15. 15. CareerXroads Fortune 500 Corporate Career Websites Review    November 2013 Ernst & Young’s YouTube video, Maria’s Story, about the stages of one woman’s career at the firm, is heart-warming, although we wondered why it did not appear on the company’s career pages. Publix and Goldman Sachs include interactive skills match features, in which visitors answer a series of questions about their background and knowledge. McKinsey takes an unorthodox approach in one area of its careers pages. Instead of painting itself entirely in rose-colored hues, the management consulting firm presents pros and cons of working at the company. The end effect is to empower job seekers to make better career decisions. 15
  16. 16. CareerXroads Fortune 500 Corporate Career Websites Review November 2013 Missing Out On the Power of Social Media and Interaction Just two in five companies had recruiting links to social media sites. And in all but a few cases, there was little effort to establish deeper contact. Consider that only:  5% of companies made it possible for members of talent communities to speak with one another.  3% of the organizations made social recruiting content a two-way interaction. But there were also shining examples of companies doing the right thing. Clearly, many have been able to keep pace with the rise of social media in recruiting, at least in some respects. Consider that:  Deloitte has created communities of job seekers through its Welcome to the Green Room Facebook initiatives. There people with similar professional concerns and backgrounds can exchange views and questions. 16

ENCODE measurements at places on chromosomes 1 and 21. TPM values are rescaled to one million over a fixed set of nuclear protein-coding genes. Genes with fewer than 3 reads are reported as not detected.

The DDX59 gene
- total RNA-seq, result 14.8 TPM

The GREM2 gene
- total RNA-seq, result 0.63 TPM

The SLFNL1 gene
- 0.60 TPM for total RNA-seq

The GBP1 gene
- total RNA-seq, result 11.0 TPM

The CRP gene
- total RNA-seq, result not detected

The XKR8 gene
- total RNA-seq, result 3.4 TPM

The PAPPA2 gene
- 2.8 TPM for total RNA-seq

17. 17. CareerXroads Fortune 500 Corporate Career Websites Review     November 2013 United Health Group offers live chat with a recruiter. Campbell’s Soup Company’s career pages include a social media page with prominent links to its LinkedIn, Twitter, Facebook and YouTube sites. Microsoft and PricewaterhouseCoopers help students find the recruiters who cover their universities. Publix, Lockheed and Enterprise Rent-a-Car also help job seekers connect with recruiters. By clicking on balloon graphics, job seekers to Google career pages may learn about company life at different offices around the world. Job seekers may also see what jobs are open at each location. Conclusion: The World Has Changed, Companies Must Continue To Evolve Overall, the career sites of Fortune 500 companies have improved markedly since we started this research project more than a decade ago. These organizations have learned that they will be more successful in recruiting if they anticipate and address job seekers’ needs. Most of the companies in this year’s research are sharing more information about themselves. This includes not only basic information about their business, their culture and specific jobs but also regarding the recruiting process. What can job seekers expect as they progress from one point in the pipeline to another? How can they better their prospects and ensure that they will make the right decision once they’ve received an offer? Many of the surveyed firms now understand the extent to which recruiting should be an ongoing dialogue – one that is taking place increasingly through social media channels. The overwhelming majority of companies recognize the importance of clear, easy navigation from home page to careers pages. About eight in 10 companies placed links to the career pages prominently on 17